JTF (just the facts): A total of 136 color photographs, hung unframed in an up and down pattern throughout the four rooms of the gallery space. All of the works are digital pigment prints mounted on white Sintra, taken between 2008 and 2010 and printed in 2011. Physical dimensions range from roughly 13×16 to 13×21, and all of the images have been printed in editions of 3. A monograph of this body of work has recently been published by the gallery (priced at $95) and a companion exhibit of additional works is now on view at the gallery’s Soho space. (Installation shots at right.)
Comments/Context: Between 1938 and 1941, Walker Evans made hundreds of images of passengers in the New York subways, using a hidden camera concealed in his coat. These images were later edited and sequenced into the famous book Many Are Called, with an introduction provided by James Agee. The project was ground-breaking for several reasons: it introduced an element of chance into the idea of portraiture, his sitters were caught unaware and therefore had no opportunity to put on a persona or otherwise compose themselves, and it created a collective snapshot of the diversity of the city at that time. The dark images of blank faces mix the up-close intimacy of the voyeur with the social distance of the stranger.
Celebrated French filmmaker Chris Marker has essentially made a remake of Evans’ classic series in his new work PASSENGERS. He’s substituted a watch camera, the Paris Metro, and the 21st century, but otherwise, the concept is exactly the same: make images of commuters on the train without their knowledge, catching them in those fleeting inward moments of privacy in a public place. Marker’s pictures find the present world more crowded, more casual, and a more complicated melting pot of ethnicities and cultures (with a seemingly higher percentage of women). But even with the addition of the isolation inducing headphones of an iPod, we still behave in much the same manner as Evans’ passengers did decades earlier: unfocused empty stares, careful silent distraction, looking away, or down, or off into the distance, in a kind of bored, personal reverie.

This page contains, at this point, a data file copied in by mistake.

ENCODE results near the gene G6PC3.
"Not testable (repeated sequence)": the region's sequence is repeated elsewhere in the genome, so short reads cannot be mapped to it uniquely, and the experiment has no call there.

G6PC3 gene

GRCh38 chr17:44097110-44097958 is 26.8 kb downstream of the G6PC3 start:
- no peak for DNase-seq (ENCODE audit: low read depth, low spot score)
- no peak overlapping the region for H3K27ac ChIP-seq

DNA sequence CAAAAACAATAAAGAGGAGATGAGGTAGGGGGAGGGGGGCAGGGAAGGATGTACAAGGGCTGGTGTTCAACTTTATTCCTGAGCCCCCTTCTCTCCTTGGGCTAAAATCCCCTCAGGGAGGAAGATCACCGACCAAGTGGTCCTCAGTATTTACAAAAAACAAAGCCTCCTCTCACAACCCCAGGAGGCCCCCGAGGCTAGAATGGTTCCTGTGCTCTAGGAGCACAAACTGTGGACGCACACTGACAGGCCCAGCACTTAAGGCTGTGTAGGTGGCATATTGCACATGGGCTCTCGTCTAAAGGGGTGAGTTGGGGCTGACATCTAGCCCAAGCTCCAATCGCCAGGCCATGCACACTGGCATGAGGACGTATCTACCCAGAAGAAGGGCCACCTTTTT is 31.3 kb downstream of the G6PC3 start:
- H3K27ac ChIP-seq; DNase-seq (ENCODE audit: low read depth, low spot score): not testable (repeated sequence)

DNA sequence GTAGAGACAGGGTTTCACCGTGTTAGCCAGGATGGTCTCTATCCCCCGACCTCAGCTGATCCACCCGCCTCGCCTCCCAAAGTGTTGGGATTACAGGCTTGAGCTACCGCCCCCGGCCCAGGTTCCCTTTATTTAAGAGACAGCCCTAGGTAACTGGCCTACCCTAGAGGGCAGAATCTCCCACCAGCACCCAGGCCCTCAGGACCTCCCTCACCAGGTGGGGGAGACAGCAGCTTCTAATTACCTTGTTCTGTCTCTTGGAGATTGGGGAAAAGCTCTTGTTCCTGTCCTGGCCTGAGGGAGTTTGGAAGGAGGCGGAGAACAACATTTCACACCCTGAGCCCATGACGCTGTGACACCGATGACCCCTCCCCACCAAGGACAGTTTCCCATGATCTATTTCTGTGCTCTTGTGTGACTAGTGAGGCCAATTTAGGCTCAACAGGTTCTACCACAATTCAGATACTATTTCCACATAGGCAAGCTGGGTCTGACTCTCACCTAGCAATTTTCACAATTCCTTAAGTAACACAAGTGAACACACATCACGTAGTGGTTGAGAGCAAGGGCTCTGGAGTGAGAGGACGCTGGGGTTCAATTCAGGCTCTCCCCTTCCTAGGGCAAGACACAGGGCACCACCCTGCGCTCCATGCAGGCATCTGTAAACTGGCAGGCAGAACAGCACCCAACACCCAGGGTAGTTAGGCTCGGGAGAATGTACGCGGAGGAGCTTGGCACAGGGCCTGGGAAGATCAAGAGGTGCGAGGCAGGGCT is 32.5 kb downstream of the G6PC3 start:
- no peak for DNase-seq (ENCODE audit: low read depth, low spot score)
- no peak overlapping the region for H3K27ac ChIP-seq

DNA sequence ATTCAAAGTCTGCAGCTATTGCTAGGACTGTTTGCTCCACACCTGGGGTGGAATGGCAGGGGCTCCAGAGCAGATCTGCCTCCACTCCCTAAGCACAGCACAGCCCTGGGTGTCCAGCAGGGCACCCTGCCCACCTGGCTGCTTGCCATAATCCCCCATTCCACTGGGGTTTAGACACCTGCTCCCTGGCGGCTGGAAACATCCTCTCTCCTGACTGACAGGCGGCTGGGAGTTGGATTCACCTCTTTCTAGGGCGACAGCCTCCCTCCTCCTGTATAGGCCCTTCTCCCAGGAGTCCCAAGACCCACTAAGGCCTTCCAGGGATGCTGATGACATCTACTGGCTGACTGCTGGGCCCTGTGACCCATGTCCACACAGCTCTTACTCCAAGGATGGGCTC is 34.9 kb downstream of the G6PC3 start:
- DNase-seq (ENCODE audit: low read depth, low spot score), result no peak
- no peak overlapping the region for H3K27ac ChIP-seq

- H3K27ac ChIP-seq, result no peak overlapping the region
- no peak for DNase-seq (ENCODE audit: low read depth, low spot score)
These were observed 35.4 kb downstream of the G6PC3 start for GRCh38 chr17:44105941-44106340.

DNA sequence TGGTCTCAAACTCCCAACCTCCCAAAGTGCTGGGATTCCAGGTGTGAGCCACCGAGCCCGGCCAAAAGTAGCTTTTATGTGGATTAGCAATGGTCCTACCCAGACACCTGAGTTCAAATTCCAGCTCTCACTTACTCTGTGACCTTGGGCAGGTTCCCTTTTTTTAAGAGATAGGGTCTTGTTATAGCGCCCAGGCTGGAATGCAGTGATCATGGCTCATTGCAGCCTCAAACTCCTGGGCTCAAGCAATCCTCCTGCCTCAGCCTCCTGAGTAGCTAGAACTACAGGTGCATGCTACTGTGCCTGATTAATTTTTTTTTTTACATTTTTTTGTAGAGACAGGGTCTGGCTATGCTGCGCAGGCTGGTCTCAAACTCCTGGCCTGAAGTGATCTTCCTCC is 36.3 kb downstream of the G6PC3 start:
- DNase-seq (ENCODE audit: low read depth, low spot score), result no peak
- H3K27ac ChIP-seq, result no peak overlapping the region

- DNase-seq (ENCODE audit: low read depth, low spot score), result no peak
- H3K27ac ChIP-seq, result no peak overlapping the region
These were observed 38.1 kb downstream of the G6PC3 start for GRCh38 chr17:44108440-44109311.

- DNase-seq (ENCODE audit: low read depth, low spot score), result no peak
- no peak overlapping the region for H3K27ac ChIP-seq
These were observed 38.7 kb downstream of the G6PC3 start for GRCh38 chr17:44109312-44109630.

Stylistically, Marker has taken these rudimentary subway snapshots and then subtly reworked them in Photoshop, using filters of blurring and pixelation, creating a more impressionistic feeling. Some figures have an added aura of faint color, while others exhibit an exaggerated brightness or a slight fuzziness that feels like motion. These are not all-over effects, but localized splashes that take away photographic crispness and add an element of painterly texture or smudging, where a flash of red hair, the energy of a blue scarf, or the pattern of a dress becomes more moody or electric.
I’m not sure that many of these images can really stand on their own as individual photographs of durable merit. But when you see them displayed in massive groups, or gathered together in book form, the specific moments and anonymous individuals fade away, and Marker’s pictures become a hypnotic, cinematic impression of both the commonality of our shared experience and the real separations and differences to be found in our jammed together overlapping lives. In this remake, the formality and honesty of Evans has been replaced by something altogether more fluid and chaotic.
Collector’s POV: The works in this show are priced as follows. The first two prints from the edition are priced at $2800 and $3500 respectively, with the third print reserved to be sold as a full set. A group of 4 prints is also available in a larger size (I didn’t get the dimensions) for $5800 each. Marker’s work is not widely available at auction, so gallery retail is likely the only option for interested collectors at this point.
Rating: * (one star) GOOD (rating system described here)
Through June 4th
Peter Blum Gallery
526 West 29th Street
New York, NY 10001